I am a senior, and I guess the next step is college, or at least that’s what I’ve been told. So I decided to give University of Wisconsin at Madison a try. I heard it is big, diverse and busy - kind of what I wanted after growing up in a small town where crop insurance is more important than dental insurance. So I got this application thingy and filled it out - simple questions like “What is your first name, last name, gender and address?” Wow, college is going to be easy, I thought. I can answer these questions without even looking them up.
A month later, I got a letter reading: “Dear Jessica: Congratulations and welcome! I am delighted to inform you that you have been admitted to the University of Wisconsin at Madison” and so on.
Then I came to a stub requesting that I check yes or no indicating whether I would be attending, where I will be provided “with excellent opportunities to expand [my] social and cultural horizons.” That little pencil mark in the yes box cost my dad $100. Soon after, I got a package in the mail that contained information on expenses, and, holy snikes, they better be expanding my social and cultural horizons and much more for the money they want! Fee and tuition: $5,140. Books and supplies: $820. Room and board: $6,130. Miscellaneous: $1,860. Travel: $400. The look on my father’s face when he saw the bill: priceless.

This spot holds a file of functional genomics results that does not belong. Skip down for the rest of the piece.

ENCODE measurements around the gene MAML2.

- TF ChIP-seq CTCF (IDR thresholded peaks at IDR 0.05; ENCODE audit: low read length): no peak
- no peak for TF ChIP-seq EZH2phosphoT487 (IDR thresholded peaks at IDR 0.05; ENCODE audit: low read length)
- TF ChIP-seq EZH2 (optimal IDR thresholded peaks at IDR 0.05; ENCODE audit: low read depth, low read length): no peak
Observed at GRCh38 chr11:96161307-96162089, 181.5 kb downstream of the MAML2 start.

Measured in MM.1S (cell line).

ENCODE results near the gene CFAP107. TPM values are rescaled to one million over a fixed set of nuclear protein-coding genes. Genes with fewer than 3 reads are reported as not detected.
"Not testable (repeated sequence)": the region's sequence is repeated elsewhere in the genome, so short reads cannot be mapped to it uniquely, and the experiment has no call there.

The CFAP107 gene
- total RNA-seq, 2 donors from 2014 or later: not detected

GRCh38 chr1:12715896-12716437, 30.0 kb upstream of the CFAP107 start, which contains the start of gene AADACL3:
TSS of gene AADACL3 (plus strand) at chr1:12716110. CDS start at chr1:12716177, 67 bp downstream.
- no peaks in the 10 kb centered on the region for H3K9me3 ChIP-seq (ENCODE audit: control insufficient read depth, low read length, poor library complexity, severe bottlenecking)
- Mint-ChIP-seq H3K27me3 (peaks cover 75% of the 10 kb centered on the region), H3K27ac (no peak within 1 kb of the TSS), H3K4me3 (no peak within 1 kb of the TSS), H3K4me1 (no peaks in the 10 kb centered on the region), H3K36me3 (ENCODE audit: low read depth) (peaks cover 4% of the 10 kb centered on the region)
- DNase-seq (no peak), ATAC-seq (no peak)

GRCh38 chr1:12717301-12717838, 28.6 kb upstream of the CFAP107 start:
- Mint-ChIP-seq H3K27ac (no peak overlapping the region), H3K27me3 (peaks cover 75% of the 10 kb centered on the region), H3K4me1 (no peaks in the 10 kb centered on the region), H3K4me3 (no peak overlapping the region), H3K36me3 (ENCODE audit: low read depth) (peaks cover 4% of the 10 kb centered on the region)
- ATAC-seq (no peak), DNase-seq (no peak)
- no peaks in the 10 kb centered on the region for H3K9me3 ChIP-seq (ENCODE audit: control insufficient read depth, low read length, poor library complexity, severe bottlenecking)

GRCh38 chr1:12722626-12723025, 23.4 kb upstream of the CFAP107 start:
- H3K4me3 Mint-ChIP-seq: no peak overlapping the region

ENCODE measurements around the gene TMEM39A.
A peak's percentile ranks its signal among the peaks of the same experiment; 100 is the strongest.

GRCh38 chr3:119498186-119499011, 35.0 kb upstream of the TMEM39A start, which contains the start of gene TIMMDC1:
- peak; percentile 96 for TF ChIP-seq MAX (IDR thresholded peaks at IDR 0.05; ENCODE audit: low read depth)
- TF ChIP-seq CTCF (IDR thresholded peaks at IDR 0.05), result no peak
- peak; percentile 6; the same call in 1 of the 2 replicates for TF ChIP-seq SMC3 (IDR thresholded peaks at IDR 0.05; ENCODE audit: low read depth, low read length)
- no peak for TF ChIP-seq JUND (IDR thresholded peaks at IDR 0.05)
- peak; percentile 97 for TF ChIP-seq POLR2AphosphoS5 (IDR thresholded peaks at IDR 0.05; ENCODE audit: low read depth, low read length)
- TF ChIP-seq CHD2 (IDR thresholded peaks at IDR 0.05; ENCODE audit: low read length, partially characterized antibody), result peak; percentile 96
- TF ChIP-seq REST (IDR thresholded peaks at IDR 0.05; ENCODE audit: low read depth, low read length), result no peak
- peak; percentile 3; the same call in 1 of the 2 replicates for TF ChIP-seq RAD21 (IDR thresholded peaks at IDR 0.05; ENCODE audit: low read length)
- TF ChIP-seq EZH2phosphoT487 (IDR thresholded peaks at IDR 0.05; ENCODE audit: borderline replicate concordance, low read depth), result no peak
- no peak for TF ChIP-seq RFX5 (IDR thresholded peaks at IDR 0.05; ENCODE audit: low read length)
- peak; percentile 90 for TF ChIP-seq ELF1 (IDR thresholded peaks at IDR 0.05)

Hey, sometimes people are a little off on their estimates, and let’s hope they aimed too high. If not, all I got out of this is that you have to be rich if you want to better the world. I mean, your dad, who is probably a doctor, can afford for you to go to school and become a doctor also - supporting the theory that the rich get richer, and the poor get, well, poorer.
I opened the brochure and the first thing it said was, “Welcome: we mapped out a budget plan” (how kind of them), and in parentheses they failed to add “we are going to squeeze every last gosh darn penny out of your pockets! Thank you and have a great stressful four years, where we will, if we have to, make sure you and your family are eating out of dumpsters!” Now I know why they ask you to check the box indicating “Yes, I will come to Madison” before you realize how much it costs. You’d be nuts to check it after! I had the option of asking for it back, but that would have been an additional charge.
I thought it was all over, but no, I was just in the eye of the hurricane. The next day, I got letters in the mail saying $100 for this and $50 for that, $250 advance housing payment, $300 to breathe the air and $50 to get a glimpse of the Lincoln statue every day. The dollar signs were just as plentiful as the periods at the end of every sentence. Wait until they realize how many people can answer those questions on that application , but get turned away because they just don’t have the money. I guess going to college has come down to how rich you are versus how smart you are.
This piece has been published in Teen Ink’s monthly print magazine.